There are a few things I haven’t told my mother yet.
1. I know how babies are made. I knew it since I was in std. IV.
2. It was me who broke her favourite cream ceramic teacup, and not the innocent little rat she later killed with the mosquito squatter.
3. I am a non–vegetarian.
She might forgive me for the first two sins, but the moment she knows the third, she’ll kill me with the same squatter. Or throw me out of the house. Or worse, take me to an exorcist or something.
In our clan, consuming non-veg and joining terrorist camps belong to the same level of sin. You can murder and be forgiven, but lick a bone and you are untouchable as shit. I remember when I was a kid and we were really poor, my mother talked about the old Saint in Bhagalpur, and how he has listed non-veg consumption as a crime. We lived in a dimly lit room, the kerosene lanterns casting flickering shadows on the dingy walls. It was a small world where Samosa visited our taste buds twice a year. And Paneer arrived when arrived guests. We had a small TV that showed two channels. DD1 and Nepal TV. On DD1 came a Korean show called Ghar Ka Chiraag. It was about a lady who cooked delicious dishes. My love for food began with the show, when I saw those tiny slit eyed people lifting momos with long chopsticks. I knew I wanted to have food. Lots of food. Every kind of food.
When we shifted to European Colony, Purnea, we were invited to a wedding ceremony. It was the grandest wedding ceremony we had been invited to. The royal buffet and the majestic lighting were something we had never seen before. I was surrounded by a hundred stalls, each of them offering food that I gobbled only in dreams. There were servers wearing toque blanches and aprons, and rich guests wearing gold watches and expensive suits and bloated tummies. The sight was dazzling.
I had never seen chicken lollipop before. So there was no way I could identify it when the guy put that thing in my plate. It was already laden with 6 types of Rotis, 4 aromatic vegetables, salads sprinkled with spices, pickles, chutneys, Pulao and Tadka, pakodas, Raita, Gulabjaamuns and Barfi. All of it went to the wastebasket the moment I realised what the alien object in my plate was made of. I regretted it later.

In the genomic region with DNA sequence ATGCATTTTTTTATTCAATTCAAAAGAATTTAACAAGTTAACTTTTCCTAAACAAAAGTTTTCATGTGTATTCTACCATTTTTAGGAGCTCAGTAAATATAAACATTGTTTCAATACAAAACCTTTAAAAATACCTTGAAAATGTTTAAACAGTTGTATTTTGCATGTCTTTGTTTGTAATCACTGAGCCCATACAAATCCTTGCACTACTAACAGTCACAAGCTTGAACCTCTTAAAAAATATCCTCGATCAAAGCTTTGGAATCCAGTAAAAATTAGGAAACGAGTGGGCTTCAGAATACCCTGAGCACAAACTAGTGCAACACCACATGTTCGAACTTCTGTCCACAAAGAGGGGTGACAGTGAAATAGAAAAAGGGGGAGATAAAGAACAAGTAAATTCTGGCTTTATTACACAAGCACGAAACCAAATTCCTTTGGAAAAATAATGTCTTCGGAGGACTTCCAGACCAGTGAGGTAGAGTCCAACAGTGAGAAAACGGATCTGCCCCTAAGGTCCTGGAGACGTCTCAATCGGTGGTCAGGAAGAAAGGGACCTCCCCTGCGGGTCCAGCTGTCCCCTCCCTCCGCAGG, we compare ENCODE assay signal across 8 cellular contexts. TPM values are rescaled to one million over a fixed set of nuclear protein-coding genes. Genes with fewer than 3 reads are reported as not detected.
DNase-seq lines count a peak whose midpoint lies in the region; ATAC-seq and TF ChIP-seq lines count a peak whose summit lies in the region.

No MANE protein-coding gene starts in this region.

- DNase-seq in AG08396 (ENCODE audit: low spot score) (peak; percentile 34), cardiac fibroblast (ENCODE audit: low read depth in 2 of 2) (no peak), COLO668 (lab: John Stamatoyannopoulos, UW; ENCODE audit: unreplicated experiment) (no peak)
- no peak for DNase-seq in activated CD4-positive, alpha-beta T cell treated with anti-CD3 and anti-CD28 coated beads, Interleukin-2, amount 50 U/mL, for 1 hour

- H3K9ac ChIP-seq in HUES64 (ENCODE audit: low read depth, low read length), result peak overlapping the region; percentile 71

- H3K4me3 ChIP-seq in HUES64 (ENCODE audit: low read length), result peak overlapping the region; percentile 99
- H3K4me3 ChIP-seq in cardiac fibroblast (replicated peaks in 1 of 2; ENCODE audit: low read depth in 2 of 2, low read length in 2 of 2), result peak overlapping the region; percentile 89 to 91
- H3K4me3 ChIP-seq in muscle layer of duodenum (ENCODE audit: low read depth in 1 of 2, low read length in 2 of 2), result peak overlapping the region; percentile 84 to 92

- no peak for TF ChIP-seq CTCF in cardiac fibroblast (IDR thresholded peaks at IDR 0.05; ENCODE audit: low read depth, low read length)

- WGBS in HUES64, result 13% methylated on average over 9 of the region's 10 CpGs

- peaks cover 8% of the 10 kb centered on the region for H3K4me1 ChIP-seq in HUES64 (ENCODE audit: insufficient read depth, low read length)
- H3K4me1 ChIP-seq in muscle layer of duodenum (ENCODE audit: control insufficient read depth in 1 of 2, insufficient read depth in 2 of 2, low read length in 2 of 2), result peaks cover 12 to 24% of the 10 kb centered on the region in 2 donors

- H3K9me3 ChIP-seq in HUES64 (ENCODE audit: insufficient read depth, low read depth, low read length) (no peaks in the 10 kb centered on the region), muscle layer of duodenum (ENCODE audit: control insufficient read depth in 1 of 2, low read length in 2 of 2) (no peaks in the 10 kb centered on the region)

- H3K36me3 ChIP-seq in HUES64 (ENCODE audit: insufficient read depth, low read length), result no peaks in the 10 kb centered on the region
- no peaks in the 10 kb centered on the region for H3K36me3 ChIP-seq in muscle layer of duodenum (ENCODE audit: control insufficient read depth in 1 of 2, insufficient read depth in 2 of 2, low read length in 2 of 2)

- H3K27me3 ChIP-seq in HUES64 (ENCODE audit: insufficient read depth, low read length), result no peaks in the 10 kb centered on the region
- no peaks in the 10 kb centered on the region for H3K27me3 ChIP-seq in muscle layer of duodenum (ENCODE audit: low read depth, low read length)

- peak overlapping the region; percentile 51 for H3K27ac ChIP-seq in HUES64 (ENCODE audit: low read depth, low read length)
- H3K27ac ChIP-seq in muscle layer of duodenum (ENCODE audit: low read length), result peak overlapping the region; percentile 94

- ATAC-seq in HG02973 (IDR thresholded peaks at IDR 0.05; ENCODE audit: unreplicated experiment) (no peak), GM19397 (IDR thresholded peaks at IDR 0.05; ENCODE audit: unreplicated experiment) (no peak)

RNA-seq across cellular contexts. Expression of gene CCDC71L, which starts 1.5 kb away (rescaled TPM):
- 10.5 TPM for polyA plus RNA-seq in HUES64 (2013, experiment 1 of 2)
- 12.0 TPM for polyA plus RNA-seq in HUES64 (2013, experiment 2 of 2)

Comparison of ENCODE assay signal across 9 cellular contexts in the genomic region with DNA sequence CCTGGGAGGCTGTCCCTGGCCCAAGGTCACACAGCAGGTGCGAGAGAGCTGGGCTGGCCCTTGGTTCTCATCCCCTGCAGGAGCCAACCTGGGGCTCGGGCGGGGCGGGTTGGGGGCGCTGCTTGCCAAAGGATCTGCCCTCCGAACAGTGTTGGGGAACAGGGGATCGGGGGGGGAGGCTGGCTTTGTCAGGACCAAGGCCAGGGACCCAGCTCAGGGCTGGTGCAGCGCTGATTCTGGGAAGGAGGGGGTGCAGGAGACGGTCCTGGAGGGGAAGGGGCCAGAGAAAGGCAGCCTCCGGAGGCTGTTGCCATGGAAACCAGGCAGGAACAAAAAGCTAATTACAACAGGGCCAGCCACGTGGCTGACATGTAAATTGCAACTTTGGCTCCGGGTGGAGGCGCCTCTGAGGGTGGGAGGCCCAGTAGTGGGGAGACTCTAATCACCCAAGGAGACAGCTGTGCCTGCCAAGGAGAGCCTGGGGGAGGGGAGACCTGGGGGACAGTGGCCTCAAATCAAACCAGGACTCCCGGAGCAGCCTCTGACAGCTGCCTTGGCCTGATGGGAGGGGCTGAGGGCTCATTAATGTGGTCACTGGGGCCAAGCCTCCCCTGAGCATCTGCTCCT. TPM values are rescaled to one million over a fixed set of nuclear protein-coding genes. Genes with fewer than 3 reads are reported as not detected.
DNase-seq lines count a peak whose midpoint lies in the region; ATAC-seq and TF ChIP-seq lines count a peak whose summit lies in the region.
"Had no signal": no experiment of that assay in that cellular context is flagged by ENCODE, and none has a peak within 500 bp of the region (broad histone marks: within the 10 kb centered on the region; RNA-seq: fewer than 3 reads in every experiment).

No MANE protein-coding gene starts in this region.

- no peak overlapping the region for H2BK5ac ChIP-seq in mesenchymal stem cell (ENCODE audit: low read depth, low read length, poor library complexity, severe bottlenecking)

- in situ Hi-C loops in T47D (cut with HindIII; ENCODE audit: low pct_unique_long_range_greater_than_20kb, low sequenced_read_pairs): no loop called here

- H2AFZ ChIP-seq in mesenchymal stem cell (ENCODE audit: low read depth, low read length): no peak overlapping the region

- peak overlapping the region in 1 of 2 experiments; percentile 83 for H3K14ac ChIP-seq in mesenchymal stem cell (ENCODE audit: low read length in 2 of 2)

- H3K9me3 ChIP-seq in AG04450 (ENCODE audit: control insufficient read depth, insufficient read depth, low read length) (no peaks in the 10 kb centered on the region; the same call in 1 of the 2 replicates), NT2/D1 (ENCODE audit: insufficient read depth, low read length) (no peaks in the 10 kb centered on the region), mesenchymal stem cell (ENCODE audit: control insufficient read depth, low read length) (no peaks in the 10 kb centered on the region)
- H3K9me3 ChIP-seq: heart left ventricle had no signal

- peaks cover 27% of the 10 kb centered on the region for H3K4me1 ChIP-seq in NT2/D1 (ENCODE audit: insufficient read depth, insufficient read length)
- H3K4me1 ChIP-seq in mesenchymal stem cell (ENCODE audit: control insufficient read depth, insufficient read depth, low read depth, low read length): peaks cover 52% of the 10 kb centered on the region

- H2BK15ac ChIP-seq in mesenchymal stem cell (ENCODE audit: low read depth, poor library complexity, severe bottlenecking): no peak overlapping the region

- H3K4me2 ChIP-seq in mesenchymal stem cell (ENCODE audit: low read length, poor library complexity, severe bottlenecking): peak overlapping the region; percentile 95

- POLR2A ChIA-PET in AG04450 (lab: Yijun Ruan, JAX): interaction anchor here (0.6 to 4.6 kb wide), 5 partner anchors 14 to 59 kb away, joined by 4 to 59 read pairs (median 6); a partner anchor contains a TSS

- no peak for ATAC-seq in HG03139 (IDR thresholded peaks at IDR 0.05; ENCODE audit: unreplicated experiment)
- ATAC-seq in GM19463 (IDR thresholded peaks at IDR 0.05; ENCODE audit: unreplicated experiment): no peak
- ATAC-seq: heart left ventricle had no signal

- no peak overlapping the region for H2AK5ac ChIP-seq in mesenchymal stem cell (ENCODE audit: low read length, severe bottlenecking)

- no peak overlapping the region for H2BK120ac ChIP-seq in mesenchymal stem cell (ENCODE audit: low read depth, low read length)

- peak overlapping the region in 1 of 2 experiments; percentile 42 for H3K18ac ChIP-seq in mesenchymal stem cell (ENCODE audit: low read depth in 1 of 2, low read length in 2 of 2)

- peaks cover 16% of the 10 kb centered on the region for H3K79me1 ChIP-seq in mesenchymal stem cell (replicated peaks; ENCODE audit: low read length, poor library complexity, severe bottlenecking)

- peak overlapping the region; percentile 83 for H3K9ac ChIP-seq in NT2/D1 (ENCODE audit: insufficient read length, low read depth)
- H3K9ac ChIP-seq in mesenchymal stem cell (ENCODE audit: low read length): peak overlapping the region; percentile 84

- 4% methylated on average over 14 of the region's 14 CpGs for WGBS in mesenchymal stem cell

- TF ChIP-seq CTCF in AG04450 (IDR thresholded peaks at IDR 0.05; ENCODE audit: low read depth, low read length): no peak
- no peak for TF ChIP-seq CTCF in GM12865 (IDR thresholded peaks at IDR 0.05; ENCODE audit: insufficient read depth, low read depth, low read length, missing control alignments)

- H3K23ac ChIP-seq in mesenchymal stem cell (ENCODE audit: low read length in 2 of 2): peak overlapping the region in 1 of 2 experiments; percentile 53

In Ranchi, I was free and rich. I had non-veg friends. But still, for one and a half year, I abstained from non-veg. Then one day, I decided to read Scion of Ishkvaku. In the first page, Lord Ram killed a deer, which he would consume later. The next moment, I took Lord Evans with me, and reached The Vok – a foodtruck in NOP. I ordered Mutton Chops. Twenty minutes later, I was proudly savoring mutton chops when Lord Evans took the first bite and revealed that they were actually veg chops. There was a huge crowd that day and so our orders somehow got swapped.
I ate chicken the next day. A treat from Lord Evans.
Doctor wasn’t happy to hear that, even though she herself becomes a monster when it comes to chicken.
“You didn’t have to. “She said.
“It was in my bucket list. “I replied. And she started feeling hungry after that.
I didn‘t make it a habit anyway. I ate non-veg only when I was depressed. Like when I got a 0 in accountancy test. And after each of my board papers.
My mother says humans aren’t supposed to consume meat. Moral causes. But being a history student, I now know how wrong she is. We all started as hunters and gatherers. Even Lord Ram hunted deers.
But you don’t reason with my mother. So she doesn’t have know.
Don‘t tell her.